Meet Anita Roach, the vice president for community and education at FARE, which works to improve the lives and heath of people with food allergies. Anita gave Applegate Farms the scoop on the steady rise in U.S. food allergies and what we can all do to make this a stress-free holiday season.
Q: Food allergies are suddenly everywhere. What’s going on?
A: Food allergies impact about 32 million Americans. That means about one in 13 children or at least two in every classroom. As you say, food allergies have been on the rise, increasing about 4% every year for the past 20 years.
Researchers believe there are a couple of reasons why food allergies are on the rise. The leading one has to do with when and how often different foods are being introduced into babies’ diets. Up until recently, the guidance was to avoid feeding babies allergens, like peanuts, early in life. But what researchers are now seeing is that introducing allergens like peanuts earlier may actually reduce the risk of food allergies. So there’s a lot of research digging into whether that’s true for a host of allergens, including milk, soy and tree nuts. [Editor’s note: please consult your doctor before following this advice.]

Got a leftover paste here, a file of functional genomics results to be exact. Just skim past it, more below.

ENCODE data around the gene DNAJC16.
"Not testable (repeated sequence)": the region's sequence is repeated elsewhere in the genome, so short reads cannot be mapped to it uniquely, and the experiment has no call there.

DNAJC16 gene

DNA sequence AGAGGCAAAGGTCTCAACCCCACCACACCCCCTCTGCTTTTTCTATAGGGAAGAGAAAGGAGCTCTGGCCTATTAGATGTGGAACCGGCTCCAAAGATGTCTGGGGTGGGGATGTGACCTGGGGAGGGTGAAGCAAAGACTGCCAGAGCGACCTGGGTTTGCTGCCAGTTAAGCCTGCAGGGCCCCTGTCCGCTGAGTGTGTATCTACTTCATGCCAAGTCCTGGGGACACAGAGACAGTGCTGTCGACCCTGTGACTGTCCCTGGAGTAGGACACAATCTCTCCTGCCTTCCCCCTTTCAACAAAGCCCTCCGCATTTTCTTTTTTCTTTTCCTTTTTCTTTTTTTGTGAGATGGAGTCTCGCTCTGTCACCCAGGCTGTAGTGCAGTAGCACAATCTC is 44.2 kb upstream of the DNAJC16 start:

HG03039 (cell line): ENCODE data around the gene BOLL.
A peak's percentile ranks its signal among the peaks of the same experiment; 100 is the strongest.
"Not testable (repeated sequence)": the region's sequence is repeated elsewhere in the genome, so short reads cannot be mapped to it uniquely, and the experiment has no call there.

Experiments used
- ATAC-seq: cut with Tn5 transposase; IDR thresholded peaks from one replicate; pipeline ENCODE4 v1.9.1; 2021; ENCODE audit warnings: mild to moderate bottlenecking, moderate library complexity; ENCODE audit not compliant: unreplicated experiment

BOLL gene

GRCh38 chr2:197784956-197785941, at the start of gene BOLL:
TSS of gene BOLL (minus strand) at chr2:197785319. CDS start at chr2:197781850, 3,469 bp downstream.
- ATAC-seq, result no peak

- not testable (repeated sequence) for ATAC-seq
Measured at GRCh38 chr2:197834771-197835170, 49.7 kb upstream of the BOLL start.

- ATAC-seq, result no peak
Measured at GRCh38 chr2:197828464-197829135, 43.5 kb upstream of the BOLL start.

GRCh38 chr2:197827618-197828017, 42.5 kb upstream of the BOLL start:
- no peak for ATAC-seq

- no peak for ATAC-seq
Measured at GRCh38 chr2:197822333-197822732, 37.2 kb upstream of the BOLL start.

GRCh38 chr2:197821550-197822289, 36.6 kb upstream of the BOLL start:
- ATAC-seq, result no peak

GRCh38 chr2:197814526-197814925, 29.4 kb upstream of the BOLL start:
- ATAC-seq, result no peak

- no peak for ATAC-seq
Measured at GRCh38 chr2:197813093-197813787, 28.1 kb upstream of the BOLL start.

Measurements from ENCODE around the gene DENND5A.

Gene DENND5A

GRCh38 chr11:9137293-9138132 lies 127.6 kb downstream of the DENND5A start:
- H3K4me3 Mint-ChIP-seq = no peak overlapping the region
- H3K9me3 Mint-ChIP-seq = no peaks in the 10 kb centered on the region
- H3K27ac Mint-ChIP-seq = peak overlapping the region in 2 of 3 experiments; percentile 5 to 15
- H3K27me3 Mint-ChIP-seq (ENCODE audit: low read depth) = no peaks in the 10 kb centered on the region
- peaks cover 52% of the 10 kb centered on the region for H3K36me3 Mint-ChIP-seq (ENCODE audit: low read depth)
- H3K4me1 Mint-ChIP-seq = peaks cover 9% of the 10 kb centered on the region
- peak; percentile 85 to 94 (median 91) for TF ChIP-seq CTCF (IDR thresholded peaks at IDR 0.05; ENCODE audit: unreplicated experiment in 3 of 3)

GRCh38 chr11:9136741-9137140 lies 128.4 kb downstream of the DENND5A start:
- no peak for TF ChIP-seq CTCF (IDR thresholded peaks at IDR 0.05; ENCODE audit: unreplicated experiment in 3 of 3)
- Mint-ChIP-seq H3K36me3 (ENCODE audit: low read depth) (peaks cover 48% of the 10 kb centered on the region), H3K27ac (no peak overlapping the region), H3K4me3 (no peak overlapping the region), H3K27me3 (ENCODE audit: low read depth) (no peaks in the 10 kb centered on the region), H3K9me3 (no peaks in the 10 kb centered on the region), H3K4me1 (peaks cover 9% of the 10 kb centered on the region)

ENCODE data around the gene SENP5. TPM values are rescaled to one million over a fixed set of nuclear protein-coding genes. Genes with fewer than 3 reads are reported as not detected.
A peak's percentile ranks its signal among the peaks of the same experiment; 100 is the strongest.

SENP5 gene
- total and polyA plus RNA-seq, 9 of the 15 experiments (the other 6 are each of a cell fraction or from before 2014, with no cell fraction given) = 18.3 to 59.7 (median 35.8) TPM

Q:There’s good news, too. Awareness is rising, which means better and more transparent labeling, right?
A: Yep. There are more and more options for people with food allergies. But companies can always do more when it comes to clear and consistent, transparent labeling. It's really important for manufacturers and brands to make sure that they're clear on what is in the product and what's not in a product--and it’s always preferable to have that information both on front and back of pack.
The goal is to make it easy, not only for people with food allergies, to understand what's in a food product, but also the people that buy foods for them and support them on a daily basis.
Q:Any tips for the holidays?
A: The holiday season can be a stressful time for people with food allergies. So it’s so important to ask ahead of time if your guests have any food allergies. And then as you're purchasing food for those meals, read every label, every time you purchase an item. And be open! Allow guests to bring their own food or meals, if it makes them feel comfortable.
It's really all about transparency and inclusion to have a great holiday season with those that might have food allergies.
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